3. The process of claim 1, wherein the compound comprising a Group IVB metal is TiCl4 or a derivative thereof, and the recovered Group IVB metal oxide product is TiO2.
4. The process of claim 1, wherein the ionic porogen is ammonium chloride.
5. The process of claim 1, wherein the ionic porogen and hydrous Group IVB metal oxide are precipitated by continuous mixing.
6. The process of claim 5, wherein said continuous mixing is achieved using a T-mixer, a Y-mixer, or a rotor-stator mixer.
7. The process of claim 1, wherein the solvent is selected from the group consisting of ethanol, n-propanol, i-propanol, dimethyl acetamide, alcoholic ammonium halide, and aqueous ammonium halide, or combinations thereof.
8. The process of claim 7, wherein the ammonium halide is ammonium chloride.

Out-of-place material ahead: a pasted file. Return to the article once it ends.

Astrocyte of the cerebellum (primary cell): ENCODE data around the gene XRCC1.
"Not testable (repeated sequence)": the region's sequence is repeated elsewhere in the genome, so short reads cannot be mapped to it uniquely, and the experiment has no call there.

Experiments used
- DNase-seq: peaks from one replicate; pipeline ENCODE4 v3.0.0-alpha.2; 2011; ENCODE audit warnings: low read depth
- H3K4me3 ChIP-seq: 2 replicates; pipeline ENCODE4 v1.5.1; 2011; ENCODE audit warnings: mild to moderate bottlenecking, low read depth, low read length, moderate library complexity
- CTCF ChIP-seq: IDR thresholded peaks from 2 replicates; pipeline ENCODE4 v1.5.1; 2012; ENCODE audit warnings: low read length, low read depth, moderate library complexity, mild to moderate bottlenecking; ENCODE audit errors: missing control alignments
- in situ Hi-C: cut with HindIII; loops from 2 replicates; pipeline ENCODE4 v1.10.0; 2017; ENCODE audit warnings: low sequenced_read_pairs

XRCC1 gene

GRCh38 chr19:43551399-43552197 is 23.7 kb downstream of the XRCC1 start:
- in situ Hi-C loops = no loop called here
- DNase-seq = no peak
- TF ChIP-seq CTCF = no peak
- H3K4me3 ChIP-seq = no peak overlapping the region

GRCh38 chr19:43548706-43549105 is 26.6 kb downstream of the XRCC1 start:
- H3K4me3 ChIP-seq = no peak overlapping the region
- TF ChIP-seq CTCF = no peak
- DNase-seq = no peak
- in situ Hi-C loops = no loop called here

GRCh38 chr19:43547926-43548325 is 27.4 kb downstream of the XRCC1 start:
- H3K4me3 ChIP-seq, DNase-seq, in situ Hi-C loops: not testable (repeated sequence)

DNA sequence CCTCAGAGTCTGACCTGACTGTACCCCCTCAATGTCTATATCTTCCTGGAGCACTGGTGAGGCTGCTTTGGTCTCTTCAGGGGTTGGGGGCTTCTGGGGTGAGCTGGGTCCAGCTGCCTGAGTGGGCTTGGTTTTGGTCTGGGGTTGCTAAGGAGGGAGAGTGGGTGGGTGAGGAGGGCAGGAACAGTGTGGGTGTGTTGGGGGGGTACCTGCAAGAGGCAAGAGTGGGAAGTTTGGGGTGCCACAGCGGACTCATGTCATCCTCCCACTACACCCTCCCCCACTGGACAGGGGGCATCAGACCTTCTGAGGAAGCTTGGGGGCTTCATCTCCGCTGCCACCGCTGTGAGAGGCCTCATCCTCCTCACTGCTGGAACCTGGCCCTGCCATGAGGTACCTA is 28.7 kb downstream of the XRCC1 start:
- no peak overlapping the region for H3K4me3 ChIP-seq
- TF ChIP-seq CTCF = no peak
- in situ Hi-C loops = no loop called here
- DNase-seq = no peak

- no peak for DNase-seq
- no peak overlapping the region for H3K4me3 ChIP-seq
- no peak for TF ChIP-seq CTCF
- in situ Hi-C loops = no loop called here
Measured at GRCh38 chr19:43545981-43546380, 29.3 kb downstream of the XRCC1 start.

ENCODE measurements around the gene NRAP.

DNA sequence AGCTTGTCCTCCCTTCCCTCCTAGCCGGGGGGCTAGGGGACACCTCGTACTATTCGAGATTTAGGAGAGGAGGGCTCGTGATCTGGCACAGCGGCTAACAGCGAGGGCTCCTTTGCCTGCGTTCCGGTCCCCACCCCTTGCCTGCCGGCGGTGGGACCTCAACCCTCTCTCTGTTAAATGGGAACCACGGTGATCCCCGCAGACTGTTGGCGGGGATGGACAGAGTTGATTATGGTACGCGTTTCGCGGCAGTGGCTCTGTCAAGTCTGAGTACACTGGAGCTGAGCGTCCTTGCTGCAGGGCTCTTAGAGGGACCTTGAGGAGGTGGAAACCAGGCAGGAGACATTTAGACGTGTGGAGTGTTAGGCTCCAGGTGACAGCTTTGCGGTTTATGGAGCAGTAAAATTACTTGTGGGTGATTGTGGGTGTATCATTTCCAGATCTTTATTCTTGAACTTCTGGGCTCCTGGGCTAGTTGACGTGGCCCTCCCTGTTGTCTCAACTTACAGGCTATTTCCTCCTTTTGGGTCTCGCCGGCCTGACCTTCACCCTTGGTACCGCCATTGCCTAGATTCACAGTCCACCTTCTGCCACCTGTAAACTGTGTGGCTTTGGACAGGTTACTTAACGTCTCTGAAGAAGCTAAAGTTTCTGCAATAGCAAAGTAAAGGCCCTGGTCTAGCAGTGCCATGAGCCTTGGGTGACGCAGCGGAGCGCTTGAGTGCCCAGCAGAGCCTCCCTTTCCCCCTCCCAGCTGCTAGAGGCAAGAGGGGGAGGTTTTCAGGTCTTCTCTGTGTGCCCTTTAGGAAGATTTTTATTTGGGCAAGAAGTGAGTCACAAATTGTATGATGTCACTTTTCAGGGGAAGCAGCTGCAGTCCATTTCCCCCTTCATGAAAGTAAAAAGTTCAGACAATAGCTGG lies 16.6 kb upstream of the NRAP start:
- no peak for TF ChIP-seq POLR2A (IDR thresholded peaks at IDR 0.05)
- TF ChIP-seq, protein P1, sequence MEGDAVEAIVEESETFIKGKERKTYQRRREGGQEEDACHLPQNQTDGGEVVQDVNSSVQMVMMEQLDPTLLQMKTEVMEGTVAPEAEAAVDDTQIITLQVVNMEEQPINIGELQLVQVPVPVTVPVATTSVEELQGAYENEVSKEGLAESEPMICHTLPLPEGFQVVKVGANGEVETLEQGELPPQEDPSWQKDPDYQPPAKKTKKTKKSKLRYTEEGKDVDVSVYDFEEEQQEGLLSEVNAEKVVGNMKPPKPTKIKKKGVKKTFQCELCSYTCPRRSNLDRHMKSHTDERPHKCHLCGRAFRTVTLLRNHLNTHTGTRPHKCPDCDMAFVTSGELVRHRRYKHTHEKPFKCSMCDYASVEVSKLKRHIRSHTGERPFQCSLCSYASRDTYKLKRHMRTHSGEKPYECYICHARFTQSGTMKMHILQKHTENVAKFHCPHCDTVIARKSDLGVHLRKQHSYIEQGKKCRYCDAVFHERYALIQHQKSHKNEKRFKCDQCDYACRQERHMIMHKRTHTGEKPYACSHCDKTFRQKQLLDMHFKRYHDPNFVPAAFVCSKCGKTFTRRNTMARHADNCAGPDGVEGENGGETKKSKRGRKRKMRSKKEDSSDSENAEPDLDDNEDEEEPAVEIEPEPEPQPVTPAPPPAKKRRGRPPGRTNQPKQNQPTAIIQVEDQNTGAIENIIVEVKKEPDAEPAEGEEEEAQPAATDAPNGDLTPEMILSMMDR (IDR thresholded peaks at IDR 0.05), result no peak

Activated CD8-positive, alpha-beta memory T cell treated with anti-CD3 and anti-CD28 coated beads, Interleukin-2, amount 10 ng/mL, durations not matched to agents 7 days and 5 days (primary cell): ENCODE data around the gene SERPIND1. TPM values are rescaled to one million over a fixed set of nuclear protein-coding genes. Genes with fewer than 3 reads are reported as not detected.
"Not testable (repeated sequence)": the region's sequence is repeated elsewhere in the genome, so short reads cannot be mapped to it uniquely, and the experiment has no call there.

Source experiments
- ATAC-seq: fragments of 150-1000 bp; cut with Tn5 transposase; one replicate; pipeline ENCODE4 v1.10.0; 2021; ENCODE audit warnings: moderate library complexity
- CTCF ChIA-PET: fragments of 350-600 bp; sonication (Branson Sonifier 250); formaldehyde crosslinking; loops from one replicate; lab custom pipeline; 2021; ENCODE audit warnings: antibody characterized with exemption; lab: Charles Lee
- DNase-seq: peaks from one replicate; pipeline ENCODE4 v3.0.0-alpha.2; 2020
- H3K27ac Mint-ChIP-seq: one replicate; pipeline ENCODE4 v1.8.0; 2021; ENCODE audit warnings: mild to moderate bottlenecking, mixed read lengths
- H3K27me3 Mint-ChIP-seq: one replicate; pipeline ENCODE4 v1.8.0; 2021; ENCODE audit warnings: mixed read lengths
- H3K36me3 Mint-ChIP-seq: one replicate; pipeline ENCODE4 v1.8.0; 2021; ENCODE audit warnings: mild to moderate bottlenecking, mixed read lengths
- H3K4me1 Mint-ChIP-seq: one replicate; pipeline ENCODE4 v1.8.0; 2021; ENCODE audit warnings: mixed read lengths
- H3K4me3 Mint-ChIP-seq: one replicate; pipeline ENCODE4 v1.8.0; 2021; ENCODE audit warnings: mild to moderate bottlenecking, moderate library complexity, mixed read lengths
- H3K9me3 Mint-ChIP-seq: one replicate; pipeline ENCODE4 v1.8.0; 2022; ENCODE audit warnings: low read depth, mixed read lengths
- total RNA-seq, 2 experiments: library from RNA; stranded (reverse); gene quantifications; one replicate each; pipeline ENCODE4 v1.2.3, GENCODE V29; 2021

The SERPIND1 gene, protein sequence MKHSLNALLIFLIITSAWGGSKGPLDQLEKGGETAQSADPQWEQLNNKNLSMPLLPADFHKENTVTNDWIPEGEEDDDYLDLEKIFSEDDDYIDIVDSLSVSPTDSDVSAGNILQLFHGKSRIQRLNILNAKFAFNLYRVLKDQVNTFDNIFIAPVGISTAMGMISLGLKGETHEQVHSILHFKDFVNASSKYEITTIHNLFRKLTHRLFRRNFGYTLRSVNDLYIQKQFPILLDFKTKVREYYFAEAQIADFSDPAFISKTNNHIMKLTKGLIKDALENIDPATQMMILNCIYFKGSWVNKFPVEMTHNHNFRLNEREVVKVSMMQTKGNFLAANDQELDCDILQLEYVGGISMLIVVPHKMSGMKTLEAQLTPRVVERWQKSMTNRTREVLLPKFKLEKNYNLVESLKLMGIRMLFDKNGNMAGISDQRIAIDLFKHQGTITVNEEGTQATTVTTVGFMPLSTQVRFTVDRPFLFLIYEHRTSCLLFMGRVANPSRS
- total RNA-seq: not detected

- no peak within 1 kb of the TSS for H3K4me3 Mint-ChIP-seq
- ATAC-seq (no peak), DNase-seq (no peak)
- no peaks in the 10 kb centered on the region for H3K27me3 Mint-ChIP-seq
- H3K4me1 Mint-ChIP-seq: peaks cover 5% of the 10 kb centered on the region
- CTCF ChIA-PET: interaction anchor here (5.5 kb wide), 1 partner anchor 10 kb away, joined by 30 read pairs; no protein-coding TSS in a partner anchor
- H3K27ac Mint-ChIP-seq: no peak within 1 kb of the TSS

9. The process of claim 1, wherein the base is selected from the group consisting of NH4OH, NH4HCO3, (NH4)2CO3, N(CH3)4OH, or N(CH3CH2)4OH.
10. The process of claim 3, wherein said TiO2 is greater than 90% anatase TiO2.
11. The process of claim 10, wherein said anatase TiO2 has a d50 particle size of 30 nm to 300 nm after dispersion.
12. The process of claim 10, wherein said anatase TiO2 has a d50 particle size of 40 nm to 80 nm after dispersion.
13. The process of claim 1, wherein said calcining is done at temperatures of 300° C. to 600° C.
14. The use of the metal oxide product of claim 1 as a catalyst or catalyst support.
15. The use of the metal oxide product of claim 1 as a nanoparticle precursor.
16. The use of the metal oxide product of claim 1 in an optical device or an electronic device.
17. The use of the metal oxide product of claim 1 in a photovoltaic cell.
18. The metal oxide of claim 1 which is treated with silica, alumina or both.
19. The metal oxide of claim 1 which is treated with an organic agent.
20. The titanium dioxide of claim 19 in which the organic agent is a silane or a siloxane.
21. The use of the metal oxide of claim 1 in a thermoplastic composition.
22. The use of the metal oxide of claim 1 in a protective coating composition.
Description
    CROSS-REFERENCE TO RELATED APPLICATION
  • [0001]